Shadowhunters and Downworlders: A Mortal Instruments Reader by Cassandra Clare

February 14, 2013 Reviews 0

  • Date published: 29th January 2013
  • Publisher: SmartPop Books
  • Format: Paperback, 256 pages
  • ISBN 13: 9781937856229 ISBN 10: 1937856224
  • Categories: YA Fantasy
  • Goodreads / The Book DepositoryBooktopia / Bookworld
  • Source: provided for review by the publisher

Cassandra Clare’s Mortal Instruments series, epic urban fantasy set in a richly imagined world of shadowhunters, vampires, werewolves, fairies, and more, has captured the imaginations and loyalty of hundreds of thousands of YA readers. Originally a trilogy (City of Bones, City of Ashes, City of Glass), the series has extended to six titles, plus a prequel trilogy, the Infernal Devices, and a planned sequel series, the Dark Artifices. A feature film is planned for 2013.

Shadowhunters and Downworlders, edited by Clare (who provides an introduction to the book and to each piece), is a collection of YA authors writing about the series and its world.

Authors Who Contributed:
Holly Black / Kendare Blake / Gwenda Bond / Sarah Rees Brennan / Rachel Caine / Sarah Cross / Kami Garcia / Michelle Hodkin / Kelly Link / Kate Milford / Diana Peterfreund / Sara Ryan / Scott Tracey / Robin Wasserman

Shadowhunters and Downworlders is a collection of essays written by prominent YA authors around Cassandra Clare’s series, The Mortal Instruments. It is a quick yet through provoking read that I enjoyed, and it left me with a new sense of wonder at the world that Clare has created.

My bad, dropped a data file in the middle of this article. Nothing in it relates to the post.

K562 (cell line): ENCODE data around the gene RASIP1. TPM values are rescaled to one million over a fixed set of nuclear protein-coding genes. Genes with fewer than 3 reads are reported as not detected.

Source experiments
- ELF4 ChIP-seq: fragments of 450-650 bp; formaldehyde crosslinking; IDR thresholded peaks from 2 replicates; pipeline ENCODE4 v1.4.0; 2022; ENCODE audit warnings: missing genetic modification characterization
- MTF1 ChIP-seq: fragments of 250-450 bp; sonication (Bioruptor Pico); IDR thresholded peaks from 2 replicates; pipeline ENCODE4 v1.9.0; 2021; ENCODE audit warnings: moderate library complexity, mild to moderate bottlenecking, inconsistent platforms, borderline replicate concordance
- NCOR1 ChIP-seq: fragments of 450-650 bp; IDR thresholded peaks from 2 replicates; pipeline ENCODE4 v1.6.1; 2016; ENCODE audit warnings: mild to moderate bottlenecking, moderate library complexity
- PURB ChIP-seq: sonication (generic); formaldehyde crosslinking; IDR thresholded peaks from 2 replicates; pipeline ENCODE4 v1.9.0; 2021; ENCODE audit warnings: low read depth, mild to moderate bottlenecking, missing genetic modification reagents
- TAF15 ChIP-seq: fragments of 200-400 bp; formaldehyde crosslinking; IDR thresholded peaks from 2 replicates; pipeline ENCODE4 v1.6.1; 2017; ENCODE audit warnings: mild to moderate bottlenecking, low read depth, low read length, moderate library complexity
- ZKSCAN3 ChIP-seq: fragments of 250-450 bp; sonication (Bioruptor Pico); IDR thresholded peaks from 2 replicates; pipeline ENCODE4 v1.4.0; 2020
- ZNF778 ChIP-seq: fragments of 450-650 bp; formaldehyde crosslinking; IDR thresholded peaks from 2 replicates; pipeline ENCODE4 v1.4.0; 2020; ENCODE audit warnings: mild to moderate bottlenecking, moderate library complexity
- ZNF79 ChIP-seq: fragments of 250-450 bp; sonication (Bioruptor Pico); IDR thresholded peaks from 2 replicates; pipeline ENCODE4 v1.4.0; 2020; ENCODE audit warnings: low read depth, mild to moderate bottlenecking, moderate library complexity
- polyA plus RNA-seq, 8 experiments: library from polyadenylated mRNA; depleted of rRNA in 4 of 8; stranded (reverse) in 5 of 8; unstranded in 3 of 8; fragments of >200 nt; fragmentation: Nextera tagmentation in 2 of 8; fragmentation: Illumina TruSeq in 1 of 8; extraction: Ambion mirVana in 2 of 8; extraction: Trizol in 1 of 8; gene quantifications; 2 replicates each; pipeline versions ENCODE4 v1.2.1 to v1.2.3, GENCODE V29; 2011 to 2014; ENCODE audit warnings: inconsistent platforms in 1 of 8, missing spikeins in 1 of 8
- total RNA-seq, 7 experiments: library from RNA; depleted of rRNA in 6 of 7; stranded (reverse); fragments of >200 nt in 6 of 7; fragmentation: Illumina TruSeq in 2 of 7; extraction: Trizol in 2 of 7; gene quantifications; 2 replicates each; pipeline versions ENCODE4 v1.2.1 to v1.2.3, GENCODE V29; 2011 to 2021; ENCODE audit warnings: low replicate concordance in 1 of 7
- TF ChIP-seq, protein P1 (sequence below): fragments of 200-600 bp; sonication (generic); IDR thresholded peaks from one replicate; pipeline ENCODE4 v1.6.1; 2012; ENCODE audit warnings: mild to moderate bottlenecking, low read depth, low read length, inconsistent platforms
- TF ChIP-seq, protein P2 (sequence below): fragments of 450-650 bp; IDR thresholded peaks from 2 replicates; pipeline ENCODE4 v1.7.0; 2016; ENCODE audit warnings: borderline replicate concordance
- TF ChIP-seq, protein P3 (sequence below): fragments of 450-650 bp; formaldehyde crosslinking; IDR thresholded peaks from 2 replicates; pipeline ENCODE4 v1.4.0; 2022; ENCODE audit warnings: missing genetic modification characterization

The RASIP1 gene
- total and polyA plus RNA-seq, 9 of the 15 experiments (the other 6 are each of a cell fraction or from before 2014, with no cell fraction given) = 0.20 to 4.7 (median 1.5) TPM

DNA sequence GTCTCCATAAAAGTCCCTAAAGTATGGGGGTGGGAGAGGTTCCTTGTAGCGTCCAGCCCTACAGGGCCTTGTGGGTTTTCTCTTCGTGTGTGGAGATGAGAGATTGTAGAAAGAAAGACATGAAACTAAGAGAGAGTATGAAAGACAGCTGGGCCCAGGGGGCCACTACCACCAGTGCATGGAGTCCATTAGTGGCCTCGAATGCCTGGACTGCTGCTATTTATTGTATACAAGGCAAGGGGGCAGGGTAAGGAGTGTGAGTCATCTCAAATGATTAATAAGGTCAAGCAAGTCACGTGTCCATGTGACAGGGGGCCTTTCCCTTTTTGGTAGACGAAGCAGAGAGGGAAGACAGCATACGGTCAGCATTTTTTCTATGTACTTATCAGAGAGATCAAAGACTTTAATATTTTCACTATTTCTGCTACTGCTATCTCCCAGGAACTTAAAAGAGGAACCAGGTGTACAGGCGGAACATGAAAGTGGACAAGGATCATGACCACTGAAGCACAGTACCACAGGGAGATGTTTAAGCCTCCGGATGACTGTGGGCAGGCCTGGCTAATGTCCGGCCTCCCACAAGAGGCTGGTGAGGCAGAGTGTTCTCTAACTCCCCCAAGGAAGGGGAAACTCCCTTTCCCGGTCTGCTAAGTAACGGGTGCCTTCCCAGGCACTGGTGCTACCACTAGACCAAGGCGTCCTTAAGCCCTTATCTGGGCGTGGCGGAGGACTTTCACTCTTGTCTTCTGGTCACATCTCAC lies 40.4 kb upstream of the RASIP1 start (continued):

“I have a hard time passing up speculative fiction that begins with the premise that our own world is somehow not the place we’ve taken it for.”

— Kate Milford

The essays collectively cover the characters of the series, the magical world the story is set in, and the themes it explores. Some were a bit dry, but a few really stood out for me:

  • Sarah Cross’ examination of what makes Clary powerful – her love of Art – in The Art of War;
  • Robin Wasserman’s discussion on the rebellions in the series, both large and small, and the part that Shadowhunter Law plays in all of this, in When Laws are Made to be Broken;
  • Michelle Hodkin’s thoughtful essay on Simon, and how he begins the books as Other, as a Jewish character, and continues being Other through his transformation into a vampire, in Simon Lewis: Jewish, Vampire, Hero.
  • Kami Garicia’s humorous look at Why the Best Friend Never Gets the Girl;
  • Gwenda Bond’s remarks on the importance of friendship in world of The Mortal Instruments, in Asking for a Friend;
  • Sara Ryan’s examination of Clare’s portrayal of diverse characters in The Importance of Being Malec;
  • The discussion between Kelly Link and Holly Black concerning Immortality and its Discontents, with occasional drops in by Cassandra Clare; and
  • Sarah Rees Brennan’s laugh-out-loud commentary in What Does that Deviant Wench Think She’s Doing? Or, Shadowhunter’s Gone Wild, in which she discusses how the series pushes reader’s boundaries.
“Valentine is exceptional only in that, though he like all men is born with a choice between acts of humanity and destruction, he chooses destruction almost every time.”

— Scott Tracey

That’s a lot! But I really enjoyed reading the short essays, I think they have impacted me and the next time I go to re-read The Mortal Instruments and The Infernal Devices, I will definitely keep in mind what these authors have said about the series, its characters and settings, and the relationships it portrays.

This book will be a good investment for readers who are interested in the place Cassandra Clare’s works have in popular culture, who want to examine the effect of the books on its audience.

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